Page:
Posted 9th October 2023 | 7 Comments

Monday essay: More Network North inconsistencies appear

More inaccuracies and inconsistencies in the Network North announcements made by the Prime Minister last week have been emerging, following the axing of HS2 to Crewe and Manchester (writes Sim Harris).

Rishi Sunak told the Conservative Party conference on 4 October that £36 billion will be released by scrapping Phases 2A and 2B, the sections north of Lichfield. Instead, the funds would be invested in other transport schemes.

He said: ‘I am cancelling the rest of the HS2 project. And in its place, we will reinvest every single penny, £36 billion pounds, in hundreds of new transport projects in the North and the Midlands, and across the country.

‘This means £36 billion of investment in the projects that will make a real difference across our nation.’

The budget for HS2 Phases 2A and 2B would have been spent between now and about 2040, and it has been revealed that some of the projects now listed by the government will not be completed until well into the 2030s.

Many of the schemes are not ‘new’. They have been listed on previous occasions, and in some cases have been completed, such as Metrolink to Manchester Airport and Nottingham Express Transit to Clifton South. Both these extensions are listed by the government as being funded by money from HS2, but were actually opened as long as nine years ago.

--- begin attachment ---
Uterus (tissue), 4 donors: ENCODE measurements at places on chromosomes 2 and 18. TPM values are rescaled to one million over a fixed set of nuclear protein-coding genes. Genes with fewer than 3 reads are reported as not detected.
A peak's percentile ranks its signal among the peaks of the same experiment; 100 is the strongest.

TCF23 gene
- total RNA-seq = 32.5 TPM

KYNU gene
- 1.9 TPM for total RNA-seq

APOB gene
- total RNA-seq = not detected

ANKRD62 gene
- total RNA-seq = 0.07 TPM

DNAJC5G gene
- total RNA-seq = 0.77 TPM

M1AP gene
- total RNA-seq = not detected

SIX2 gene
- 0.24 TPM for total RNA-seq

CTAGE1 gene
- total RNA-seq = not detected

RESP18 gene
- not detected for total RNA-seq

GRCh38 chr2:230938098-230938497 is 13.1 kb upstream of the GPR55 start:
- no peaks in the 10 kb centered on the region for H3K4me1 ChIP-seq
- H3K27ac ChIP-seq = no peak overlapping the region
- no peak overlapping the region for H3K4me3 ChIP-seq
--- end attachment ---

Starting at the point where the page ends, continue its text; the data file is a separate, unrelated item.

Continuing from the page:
The government also withdrew its initial press release issued on 4 October and replaced it with a revised version the following day. 

The first release said: ‘The Leamside line, closed in 1964, will … be reopened.’, but the rewritten version says: ‘The North East will receive around £1.2 billion from the City Regional Sustainable Transport Settlement (CRSTS) 2 budget, plus a further £0.7 billion on top – funded from HS2 …This money could part fund the reopening of the Leamside Line.’

In another revision, the first announcement promises ‘£100 million in funding for a Mass Transit system: to revolutionise travel in and around Bristol’.

In the second the reference to Bristol has disappeared. Instead, it says: ‘£100 million in funding for the West of England Combined Authority’. The Authority’s area includes Bristol, but it now appears to be able to decide how to spend the £100 million.